Paranasal sinuses

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Paranasal sinuses
Paranasal Sinuses ant.jpg
Paranasal sinuses seen in a frontal view
Paranasal Sinuses lat.jpg
Lateral projection of the paranasal sinuses
Details
Identifiers
Latinsinus paranasales
MeSHD010256
TA98A06.1.03.001
TA23176
FMA59679
Anatomical terminology

Paranasal sinuses are a group of four paired air-filled spaces that surround the nasal cavity.[1] The maxillary sinuses are located under the eyes; the frontal sinuses are above the eyes; the ethmoidal sinuses are between the eyes and the sphenoidal sinuses are behind the eyes. The sinuses are named for the facial bones in which they are located.

Structure[edit]

Humans possess four paired paranasal sinuses, divided into subgroups that are named according to the bones within which the sinuses lie:

The paranasal air sinuses are lined with respiratory epithelium (ciliated pseudostratified columnar epithelium).

Functions[edit]

One known function of the paranasal sinuses is the production of nitric oxide, which also functions as a facilitator of oxygen uptake.[3]

There is no consensus regarding the physiological functions of the paranasal sinuses, the most likely are:

  • Decrease in the relative mass of the anterior sections of the skull, especially the bones of the facial skull, against the background of their large volume. The shape of the bones of the facial skull is important because the bones are the attachment points for the facial muscles.
  • Increased voice resonance
  • Providing a shockproof "buffer" in case of injuries
  • Isolation of sensitive structures (roots of teeth, eyeballs) from rapid temperature fluctuations in the nasal cavity during inhalation and exhalation.
  • Humidification and warming of the inhaled air, as a result of slow air flow in the sinuses.
  • Perform the function of a sensory system of air signals (a baroreceptor organ that responds to changes in environmental pressure).

Development[edit]

Paranasal sinuses form developmentally through excavation of bone by air-filled sacs (pneumatic diverticula) from the nasal cavity. This process begins prenatally (intrauterine life), and it continues through the course of an organism's lifetime.

The results of experimental studies suggest that the natural ventilation rate of a sinus with a single sinus ostium (opening) is extremely slow. Such limited ventilation may be protective for the sinus, as it would help prevent drying of its mucosal surface and maintain a near-sterile environment with high carbon dioxide concentrations and minimal pathogen access. Thus composition of gas content in the maxillary sinus is similar to venous blood, with high carbon dioxide and lower oxygen levels compared to breathing air.[4]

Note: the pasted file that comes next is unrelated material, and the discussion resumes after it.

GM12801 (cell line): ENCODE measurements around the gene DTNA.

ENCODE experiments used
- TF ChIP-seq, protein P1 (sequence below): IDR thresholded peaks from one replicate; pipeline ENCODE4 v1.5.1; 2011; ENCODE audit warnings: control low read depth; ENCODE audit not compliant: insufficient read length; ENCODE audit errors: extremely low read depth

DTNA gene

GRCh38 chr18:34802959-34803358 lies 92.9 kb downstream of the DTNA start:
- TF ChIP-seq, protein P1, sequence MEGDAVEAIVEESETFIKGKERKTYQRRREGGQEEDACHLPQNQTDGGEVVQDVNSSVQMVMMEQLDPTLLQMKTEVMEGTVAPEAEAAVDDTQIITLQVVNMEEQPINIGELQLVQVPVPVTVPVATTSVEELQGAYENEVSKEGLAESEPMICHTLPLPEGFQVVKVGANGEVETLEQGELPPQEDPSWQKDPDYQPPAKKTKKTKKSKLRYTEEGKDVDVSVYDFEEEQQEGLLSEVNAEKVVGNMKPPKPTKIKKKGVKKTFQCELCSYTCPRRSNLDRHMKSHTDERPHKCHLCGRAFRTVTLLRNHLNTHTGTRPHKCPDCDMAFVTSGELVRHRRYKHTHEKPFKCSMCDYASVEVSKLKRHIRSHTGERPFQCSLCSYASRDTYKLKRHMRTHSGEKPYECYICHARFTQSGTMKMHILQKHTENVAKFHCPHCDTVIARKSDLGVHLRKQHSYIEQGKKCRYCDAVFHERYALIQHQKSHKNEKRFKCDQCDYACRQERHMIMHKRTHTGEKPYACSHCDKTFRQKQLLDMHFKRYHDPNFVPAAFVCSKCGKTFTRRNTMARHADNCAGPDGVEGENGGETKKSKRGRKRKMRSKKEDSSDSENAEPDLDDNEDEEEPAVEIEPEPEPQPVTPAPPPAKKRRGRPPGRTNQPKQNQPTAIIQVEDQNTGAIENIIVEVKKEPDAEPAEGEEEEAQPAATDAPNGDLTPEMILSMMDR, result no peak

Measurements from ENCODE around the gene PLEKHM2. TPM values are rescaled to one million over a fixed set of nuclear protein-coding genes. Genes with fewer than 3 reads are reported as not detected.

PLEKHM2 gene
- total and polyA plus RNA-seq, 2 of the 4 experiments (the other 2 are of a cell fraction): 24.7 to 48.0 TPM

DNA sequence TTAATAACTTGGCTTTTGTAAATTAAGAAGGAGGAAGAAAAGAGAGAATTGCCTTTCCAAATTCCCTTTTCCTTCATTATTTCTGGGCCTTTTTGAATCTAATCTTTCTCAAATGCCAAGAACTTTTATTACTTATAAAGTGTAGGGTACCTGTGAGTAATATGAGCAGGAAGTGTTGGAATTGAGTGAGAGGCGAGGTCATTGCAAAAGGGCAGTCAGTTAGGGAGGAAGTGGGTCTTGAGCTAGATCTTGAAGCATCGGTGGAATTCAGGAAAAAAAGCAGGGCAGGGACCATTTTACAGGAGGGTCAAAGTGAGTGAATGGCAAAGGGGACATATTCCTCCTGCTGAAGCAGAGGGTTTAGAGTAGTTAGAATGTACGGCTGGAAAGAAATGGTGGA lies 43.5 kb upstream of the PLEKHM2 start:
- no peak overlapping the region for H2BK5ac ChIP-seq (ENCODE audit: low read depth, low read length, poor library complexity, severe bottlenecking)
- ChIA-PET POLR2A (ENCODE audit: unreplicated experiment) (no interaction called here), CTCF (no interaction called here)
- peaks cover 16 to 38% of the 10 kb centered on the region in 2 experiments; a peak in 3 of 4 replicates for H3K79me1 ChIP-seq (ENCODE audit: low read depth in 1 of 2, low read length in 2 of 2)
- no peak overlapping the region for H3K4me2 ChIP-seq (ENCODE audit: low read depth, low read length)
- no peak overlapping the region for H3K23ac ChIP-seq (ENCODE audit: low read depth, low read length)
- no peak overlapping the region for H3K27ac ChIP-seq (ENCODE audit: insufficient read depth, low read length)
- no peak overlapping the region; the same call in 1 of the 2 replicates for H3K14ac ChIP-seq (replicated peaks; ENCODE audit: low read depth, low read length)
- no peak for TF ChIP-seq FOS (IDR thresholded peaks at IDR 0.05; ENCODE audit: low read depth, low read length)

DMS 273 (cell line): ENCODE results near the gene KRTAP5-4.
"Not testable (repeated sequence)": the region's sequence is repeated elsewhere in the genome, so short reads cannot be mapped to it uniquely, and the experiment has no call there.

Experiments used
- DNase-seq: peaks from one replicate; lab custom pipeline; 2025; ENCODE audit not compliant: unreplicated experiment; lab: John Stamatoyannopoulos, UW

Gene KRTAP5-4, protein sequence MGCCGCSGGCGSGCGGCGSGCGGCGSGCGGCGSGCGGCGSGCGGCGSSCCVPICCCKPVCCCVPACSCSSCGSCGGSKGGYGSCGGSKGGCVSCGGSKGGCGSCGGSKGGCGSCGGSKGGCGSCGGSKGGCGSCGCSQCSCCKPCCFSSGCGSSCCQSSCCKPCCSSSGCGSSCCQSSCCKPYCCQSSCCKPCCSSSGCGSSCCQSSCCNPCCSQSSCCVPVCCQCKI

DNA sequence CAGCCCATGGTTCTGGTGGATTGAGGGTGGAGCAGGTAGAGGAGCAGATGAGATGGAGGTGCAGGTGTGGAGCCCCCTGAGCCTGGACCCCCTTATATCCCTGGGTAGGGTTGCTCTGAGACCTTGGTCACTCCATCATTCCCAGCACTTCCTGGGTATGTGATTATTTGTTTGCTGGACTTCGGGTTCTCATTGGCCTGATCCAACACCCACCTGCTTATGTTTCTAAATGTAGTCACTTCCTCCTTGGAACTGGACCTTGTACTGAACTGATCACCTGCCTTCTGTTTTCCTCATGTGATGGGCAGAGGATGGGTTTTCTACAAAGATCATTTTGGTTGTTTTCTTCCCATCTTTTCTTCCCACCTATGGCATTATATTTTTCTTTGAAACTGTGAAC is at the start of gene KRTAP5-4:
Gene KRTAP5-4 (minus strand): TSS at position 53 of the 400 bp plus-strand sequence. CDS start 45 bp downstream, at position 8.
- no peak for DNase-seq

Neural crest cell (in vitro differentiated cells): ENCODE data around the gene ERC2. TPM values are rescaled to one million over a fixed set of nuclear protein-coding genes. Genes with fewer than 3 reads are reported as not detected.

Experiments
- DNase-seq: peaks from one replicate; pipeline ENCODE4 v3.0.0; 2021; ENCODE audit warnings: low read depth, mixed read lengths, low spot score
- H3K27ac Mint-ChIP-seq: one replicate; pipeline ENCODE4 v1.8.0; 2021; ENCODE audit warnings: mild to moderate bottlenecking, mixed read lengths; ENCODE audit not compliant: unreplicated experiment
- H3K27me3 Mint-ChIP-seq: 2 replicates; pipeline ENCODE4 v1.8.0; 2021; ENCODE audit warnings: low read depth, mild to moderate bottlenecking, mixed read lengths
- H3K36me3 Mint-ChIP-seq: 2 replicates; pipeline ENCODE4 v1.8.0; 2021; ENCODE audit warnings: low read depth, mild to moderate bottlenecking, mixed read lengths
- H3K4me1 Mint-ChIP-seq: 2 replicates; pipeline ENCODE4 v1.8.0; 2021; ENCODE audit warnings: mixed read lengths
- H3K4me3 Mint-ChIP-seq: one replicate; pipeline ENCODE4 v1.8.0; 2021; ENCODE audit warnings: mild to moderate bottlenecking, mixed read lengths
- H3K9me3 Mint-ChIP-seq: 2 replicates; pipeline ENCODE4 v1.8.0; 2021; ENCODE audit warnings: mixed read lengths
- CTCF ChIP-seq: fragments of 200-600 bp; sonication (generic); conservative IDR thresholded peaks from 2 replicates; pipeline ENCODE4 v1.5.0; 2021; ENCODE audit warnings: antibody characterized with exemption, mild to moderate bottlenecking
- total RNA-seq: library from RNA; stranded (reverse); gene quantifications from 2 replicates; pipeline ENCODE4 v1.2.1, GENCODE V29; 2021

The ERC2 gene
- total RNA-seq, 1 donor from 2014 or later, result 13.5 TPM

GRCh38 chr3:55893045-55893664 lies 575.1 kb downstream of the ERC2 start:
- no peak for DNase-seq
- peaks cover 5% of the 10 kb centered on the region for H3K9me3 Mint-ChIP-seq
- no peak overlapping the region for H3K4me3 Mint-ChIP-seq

At birth only the maxillary sinus and the ethmoid sinus are developed but not yet pneumatized; only by the age of seven they are fully aerated. The sphenoid sinus appears at the age of three, and the frontal sinuses first appear at the age of six, and fully develop during adulthood.[5]

X-ray images and illustrations[edit]

Clinical significance[edit]

Inflammation[edit]

The paranasal sinuses are joined to the nasal cavity via small orifices called ostia. These become blocked easily by allergic inflammation, or by swelling in the nasal lining that occurs with a cold. If this happens, normal drainage of mucus within the sinuses is disrupted, and sinusitis may occur. Because the maxillary posterior teeth are close to the maxillary sinus, this can also cause clinical problems if any disease processes are present, such as an infection in any of these teeth. These clinical problems can include secondary sinusitis, the inflammation of the sinuses from another source such as an infection of the adjacent teeth.[6]

These conditions may be treated with drugs such as decongestants, which cause vasoconstriction in the sinuses; reducing inflammation; by traditional techniques of nasal irrigation; or by corticosteroid.

Cancer[edit]

Malignancies of the paranasal sinuses comprise approximately 0.2% of all malignancies. About 80% of these malignancies arise in the maxillary sinus. Men are much more often affected than women. They most often occur in the age group between 40 and 70 years. Carcinomas are more frequent than sarcomas. Metastases are rare. Tumours of the sphenoid and frontal sinuses are extremely rare.

History[edit]

Etymology[edit]

Sinus is a Latin word meaning a "fold", "curve", or "bay". Compare sine.

Other animals[edit]

Paranasal sinuses occur in many other animals, including most mammals, birds, non-avian dinosaurs, and crocodilians. The bones occupied by sinuses are quite variable in these other species.

Illustrations[edit]

See also[edit]

References[edit]

  1. ^ "Paranasal sinuses".
  2. ^ a b c "Paranasal Sinus Anatomy: Overview, Gross Anatomy, Microscopic Anatomy". 2016-08-24. Cite journal requires |journal= (help)
  3. ^ Lundberg, Jon O (November 2008). "Nitric oxide and the paranasal sinuses". The Anatomical Record: Advances in Integrative Anatomy and Evolutionary Biology. 291 (11): 1479–1484. doi:10.1002/ar.20782. PMID 18951492. Retrieved 12 April 2021.
  4. ^ "ARTICLES | Journal of Applied Physiology". jap.physiology.org. Retrieved 2017-09-07.
  5. ^ Towbin, Richard; Dunbar, J. Scott (1982). "The paranasal sinuses in childhood". RadioGraphics. 2 (2): 253–279. doi:10.1148/radiographics.2.2.253. Retrieved May 2, 2019.
  6. ^ Illustrated Anatomy of the Head and Neck, Fehrenbach and Herring, Elsevier, 2012, p. 68

External links[edit]